Fredericks Freiser Gallery is pleased to announce a two-person exhibition of new work. Nicholas Di Genova recently graduated from the Ontario College of Art and Design. He has been included in group shows in Canada, Europe, and New York. He will have an upcoming solo show at Gallery 500 in Portland, OR. Sean McCarthy received an MFA from Yale and was included in Graphic presented here last summer. Both artists will also have new work at the Armory Show 2005.
Nicholas Di Genova’s aggressive and extremely technical ink drawings on Mylar chart the evolution and family genealogy of the breeding between the mythological Minotaur and its real-life doppelganger, the equally monstrous WWI Canadian battleship HMS Minotaur. Di Genova writes: “The HMS Minotaur has led a long and prosperous life. After killing and devouring fourteen boys and fourteen girls within the labyrinth during the beginning of its military career, The Minotaur went underground and was not heard of for many years. Eventually it re-emerged as a key member of the Mid-Victorian Royal Navy, where it performed many fantastic feats and defeated many enemies in the name of the Queen. In 1920, feeling worn out by many years of service, the HMS Minotaur retired from the navy and chose to settle down and raise a family. Being an able-bodied hermaphrodite, the Minotaur birthed and raised three lovely children. Now, many years later, the HMS Minotaur’s children have young children of their own, and the Minotaur can finally rest and enjoy their company in its old age.”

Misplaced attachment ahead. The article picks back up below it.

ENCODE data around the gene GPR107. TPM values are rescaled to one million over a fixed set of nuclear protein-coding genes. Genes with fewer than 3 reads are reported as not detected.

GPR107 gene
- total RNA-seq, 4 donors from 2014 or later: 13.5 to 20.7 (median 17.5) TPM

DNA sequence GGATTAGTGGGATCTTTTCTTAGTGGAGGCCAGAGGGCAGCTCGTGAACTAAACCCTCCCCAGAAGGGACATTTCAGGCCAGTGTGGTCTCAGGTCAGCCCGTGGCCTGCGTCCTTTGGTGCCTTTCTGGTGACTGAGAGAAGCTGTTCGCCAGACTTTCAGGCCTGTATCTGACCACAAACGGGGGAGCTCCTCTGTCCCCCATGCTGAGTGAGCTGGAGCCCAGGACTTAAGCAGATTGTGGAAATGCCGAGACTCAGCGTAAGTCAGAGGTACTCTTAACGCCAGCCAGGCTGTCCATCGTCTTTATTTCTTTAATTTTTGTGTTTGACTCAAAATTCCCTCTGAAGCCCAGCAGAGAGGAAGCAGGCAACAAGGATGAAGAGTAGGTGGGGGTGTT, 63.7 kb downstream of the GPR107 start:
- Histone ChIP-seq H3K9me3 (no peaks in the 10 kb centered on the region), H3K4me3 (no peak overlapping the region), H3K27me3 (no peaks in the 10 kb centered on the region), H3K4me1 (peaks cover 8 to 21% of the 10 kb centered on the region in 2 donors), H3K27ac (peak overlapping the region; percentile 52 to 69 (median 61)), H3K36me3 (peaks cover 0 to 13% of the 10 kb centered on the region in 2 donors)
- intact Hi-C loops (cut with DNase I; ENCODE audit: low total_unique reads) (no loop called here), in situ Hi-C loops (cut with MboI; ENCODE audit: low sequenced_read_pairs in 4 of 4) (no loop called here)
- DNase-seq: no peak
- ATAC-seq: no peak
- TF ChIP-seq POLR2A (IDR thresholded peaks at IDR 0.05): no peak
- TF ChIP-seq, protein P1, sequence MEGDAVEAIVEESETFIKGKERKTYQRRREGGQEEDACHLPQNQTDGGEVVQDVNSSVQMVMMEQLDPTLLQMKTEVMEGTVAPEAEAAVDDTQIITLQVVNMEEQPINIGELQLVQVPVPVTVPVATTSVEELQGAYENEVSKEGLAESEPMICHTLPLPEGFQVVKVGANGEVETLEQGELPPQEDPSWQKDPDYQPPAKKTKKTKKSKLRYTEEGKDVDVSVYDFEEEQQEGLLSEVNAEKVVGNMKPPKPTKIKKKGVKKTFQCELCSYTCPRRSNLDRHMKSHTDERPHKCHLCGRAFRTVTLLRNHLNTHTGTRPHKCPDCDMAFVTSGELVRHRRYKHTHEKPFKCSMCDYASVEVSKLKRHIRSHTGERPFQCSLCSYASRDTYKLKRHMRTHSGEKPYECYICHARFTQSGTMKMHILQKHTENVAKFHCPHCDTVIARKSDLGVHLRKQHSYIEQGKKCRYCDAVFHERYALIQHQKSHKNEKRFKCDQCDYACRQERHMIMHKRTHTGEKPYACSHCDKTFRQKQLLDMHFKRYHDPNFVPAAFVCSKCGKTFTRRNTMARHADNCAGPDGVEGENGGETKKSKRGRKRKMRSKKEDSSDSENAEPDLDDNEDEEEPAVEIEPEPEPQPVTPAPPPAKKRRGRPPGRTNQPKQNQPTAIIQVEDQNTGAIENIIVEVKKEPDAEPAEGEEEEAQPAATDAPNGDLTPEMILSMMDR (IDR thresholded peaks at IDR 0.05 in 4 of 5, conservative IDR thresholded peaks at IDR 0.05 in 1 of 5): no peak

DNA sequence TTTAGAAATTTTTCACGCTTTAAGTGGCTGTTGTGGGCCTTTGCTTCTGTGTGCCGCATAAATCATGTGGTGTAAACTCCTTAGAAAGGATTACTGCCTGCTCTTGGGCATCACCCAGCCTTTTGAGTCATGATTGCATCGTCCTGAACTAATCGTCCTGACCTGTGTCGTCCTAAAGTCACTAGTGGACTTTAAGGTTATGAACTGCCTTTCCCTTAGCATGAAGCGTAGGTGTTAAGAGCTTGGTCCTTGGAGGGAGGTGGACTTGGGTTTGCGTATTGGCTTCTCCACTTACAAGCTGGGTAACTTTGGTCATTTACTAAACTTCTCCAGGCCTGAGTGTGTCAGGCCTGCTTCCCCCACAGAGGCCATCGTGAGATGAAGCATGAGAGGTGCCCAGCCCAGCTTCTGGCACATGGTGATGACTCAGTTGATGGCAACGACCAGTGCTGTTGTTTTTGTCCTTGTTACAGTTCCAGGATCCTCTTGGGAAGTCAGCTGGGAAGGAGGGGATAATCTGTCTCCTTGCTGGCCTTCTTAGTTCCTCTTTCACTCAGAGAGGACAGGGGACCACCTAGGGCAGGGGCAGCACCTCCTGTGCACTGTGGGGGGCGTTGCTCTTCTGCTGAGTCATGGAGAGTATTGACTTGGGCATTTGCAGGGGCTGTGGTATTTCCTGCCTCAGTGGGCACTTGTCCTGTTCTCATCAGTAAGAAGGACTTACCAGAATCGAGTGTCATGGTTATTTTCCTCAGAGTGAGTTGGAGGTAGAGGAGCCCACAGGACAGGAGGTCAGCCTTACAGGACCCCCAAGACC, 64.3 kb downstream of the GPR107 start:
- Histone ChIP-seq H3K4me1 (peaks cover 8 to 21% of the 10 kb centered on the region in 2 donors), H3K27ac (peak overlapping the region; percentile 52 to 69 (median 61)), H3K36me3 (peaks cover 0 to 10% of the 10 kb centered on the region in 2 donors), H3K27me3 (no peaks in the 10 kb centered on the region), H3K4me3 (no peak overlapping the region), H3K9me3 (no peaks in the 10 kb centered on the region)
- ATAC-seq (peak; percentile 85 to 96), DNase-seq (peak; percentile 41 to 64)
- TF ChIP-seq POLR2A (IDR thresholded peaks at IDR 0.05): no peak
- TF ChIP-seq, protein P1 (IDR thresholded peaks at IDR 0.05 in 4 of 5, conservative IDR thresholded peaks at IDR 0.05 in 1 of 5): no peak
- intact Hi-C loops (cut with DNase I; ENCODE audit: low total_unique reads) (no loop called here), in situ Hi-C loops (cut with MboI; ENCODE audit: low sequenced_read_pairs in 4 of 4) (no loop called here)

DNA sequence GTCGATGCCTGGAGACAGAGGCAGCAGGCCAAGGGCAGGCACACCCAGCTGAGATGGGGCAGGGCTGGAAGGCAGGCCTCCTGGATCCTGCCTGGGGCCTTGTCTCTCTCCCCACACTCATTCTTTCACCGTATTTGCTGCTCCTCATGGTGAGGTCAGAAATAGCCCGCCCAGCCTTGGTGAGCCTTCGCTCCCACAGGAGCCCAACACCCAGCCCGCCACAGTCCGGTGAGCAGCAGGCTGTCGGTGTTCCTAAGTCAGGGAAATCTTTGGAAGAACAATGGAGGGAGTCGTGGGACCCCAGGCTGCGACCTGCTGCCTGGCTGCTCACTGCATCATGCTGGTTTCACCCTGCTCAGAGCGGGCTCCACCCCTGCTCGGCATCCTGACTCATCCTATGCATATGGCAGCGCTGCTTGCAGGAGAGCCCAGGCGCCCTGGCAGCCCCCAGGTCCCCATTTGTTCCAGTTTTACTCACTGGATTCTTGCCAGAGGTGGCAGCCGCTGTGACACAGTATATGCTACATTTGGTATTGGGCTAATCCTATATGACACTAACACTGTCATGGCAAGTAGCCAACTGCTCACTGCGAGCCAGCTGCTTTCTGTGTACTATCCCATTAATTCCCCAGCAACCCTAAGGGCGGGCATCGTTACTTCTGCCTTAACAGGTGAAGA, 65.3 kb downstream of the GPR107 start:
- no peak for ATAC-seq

Sean McCarthy’s work is enigmatic, unsettling, and darkly comic. His finely-wrought drawings are hallucinatory visions of lust, gluttony, and general unpleasantness. Within this beastly upheaval, he renders the sagging crevasses and withered underbellies of a world in a state of fantastic violence. McCarthy is an extraordinary draftsman with influences as wide ranging as early Paul Klee etchings and Himalayan religious painting, while his primal dramas recall the 19th Century decadent tradition where imagery conjured a darkness far more vibrant than the banality of our everyday evil.
Fredericks Freiser Gallery is located at 504 West 22nd Street, between 10th and 11th Avenues. Gallery hours are Tuesday through Saturday, 11am to 6pm. For further information and/or photographs please contact the gallery by telephone at (212) 633-6555 or fax at (212) 367-9502 or email firstname.lastname@example.org. Find more information on this exhibition or any of our artists at www.fredericksfreisergallery.com